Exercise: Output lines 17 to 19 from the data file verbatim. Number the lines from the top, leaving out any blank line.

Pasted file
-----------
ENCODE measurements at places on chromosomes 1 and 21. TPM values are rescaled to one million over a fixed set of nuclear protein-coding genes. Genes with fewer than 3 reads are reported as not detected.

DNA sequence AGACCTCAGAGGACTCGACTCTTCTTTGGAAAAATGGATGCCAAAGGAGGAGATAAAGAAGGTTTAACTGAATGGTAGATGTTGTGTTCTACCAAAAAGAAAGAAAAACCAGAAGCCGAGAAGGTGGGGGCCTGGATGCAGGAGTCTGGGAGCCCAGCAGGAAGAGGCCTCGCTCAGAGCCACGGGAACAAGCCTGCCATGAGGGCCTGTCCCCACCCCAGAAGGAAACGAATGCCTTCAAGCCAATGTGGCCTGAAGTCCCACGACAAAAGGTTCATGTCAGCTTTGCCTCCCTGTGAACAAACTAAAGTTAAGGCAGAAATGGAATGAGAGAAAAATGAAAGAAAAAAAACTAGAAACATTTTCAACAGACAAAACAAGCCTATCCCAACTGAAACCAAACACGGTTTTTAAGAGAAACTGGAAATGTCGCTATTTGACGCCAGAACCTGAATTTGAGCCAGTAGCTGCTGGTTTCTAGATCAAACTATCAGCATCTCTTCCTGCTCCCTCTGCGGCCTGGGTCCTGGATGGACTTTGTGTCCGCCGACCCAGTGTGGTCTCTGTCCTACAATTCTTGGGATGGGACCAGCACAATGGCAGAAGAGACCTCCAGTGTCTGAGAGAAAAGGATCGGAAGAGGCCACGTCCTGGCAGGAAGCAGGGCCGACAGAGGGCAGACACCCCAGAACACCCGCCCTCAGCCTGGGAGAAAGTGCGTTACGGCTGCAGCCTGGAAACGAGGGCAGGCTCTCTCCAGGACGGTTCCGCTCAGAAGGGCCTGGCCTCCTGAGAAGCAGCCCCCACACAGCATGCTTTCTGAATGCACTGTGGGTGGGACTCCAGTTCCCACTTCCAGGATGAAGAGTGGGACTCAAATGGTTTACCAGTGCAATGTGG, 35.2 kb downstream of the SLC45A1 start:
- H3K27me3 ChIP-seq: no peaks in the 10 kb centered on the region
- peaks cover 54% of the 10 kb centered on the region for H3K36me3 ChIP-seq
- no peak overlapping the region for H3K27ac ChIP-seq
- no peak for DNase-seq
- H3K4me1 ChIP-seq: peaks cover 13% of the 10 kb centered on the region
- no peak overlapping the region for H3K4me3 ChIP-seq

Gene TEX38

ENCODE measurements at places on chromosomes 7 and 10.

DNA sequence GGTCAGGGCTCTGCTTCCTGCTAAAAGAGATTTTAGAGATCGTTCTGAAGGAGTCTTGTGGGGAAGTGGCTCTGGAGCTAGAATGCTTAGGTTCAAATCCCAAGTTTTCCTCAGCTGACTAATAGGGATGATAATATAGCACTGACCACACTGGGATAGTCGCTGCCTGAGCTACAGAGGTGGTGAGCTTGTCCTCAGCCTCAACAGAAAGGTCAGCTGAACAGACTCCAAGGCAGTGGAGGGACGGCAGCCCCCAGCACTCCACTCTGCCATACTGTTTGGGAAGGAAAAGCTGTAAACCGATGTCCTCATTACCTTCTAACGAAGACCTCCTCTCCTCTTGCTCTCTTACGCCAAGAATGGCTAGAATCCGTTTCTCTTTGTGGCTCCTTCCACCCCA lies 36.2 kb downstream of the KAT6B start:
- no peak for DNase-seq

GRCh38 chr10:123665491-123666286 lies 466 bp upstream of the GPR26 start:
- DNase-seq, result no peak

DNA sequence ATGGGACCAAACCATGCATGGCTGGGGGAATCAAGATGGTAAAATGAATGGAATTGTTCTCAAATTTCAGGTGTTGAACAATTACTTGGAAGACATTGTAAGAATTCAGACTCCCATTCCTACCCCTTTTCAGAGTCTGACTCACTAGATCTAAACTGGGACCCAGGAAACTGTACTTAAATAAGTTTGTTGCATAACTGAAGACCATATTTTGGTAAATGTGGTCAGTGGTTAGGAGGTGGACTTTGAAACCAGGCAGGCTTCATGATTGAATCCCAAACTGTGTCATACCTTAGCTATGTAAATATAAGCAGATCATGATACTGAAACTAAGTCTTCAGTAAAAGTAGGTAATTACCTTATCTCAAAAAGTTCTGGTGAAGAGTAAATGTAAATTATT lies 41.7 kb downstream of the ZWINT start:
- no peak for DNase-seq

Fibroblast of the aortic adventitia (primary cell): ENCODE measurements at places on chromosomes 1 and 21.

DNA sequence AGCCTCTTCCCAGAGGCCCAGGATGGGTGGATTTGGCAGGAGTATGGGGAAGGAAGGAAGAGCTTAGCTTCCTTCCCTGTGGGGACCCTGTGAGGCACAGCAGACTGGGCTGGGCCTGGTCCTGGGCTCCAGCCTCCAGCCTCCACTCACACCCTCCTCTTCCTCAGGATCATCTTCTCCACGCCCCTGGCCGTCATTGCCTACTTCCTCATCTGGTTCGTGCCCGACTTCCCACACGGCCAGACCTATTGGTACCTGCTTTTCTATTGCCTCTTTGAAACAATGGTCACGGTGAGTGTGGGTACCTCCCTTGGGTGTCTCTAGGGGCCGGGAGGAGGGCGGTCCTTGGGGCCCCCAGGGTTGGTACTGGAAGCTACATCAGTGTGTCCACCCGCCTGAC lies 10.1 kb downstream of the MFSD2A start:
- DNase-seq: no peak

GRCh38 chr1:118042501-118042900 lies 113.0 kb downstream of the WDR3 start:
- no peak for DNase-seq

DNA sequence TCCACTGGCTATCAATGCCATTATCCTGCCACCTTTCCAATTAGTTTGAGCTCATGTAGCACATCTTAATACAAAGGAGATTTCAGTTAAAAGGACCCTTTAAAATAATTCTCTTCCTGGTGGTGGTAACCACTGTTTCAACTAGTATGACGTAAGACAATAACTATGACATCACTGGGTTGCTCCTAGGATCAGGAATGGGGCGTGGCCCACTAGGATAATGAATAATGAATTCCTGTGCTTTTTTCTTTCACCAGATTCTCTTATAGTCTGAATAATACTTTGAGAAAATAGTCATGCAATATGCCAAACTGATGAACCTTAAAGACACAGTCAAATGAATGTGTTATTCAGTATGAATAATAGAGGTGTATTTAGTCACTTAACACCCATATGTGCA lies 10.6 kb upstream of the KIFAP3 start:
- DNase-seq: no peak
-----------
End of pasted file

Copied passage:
Fibroblast of the aortic adventitia (primary cell): ENCODE measurements at places on chromosomes 1 and 21.

DNA sequence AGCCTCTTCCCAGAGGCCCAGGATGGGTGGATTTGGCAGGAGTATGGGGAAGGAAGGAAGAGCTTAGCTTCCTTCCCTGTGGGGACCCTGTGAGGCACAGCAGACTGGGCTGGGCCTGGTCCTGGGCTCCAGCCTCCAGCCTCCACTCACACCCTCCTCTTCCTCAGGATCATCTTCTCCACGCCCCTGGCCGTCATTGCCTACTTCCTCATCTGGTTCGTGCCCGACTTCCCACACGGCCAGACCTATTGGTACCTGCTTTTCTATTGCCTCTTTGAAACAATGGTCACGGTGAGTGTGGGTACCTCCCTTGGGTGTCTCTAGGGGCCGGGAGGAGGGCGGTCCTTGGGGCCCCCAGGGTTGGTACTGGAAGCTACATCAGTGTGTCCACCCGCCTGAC lies 10.1 kb downstream of the MFSD2A start:
- DNase-seq: no peak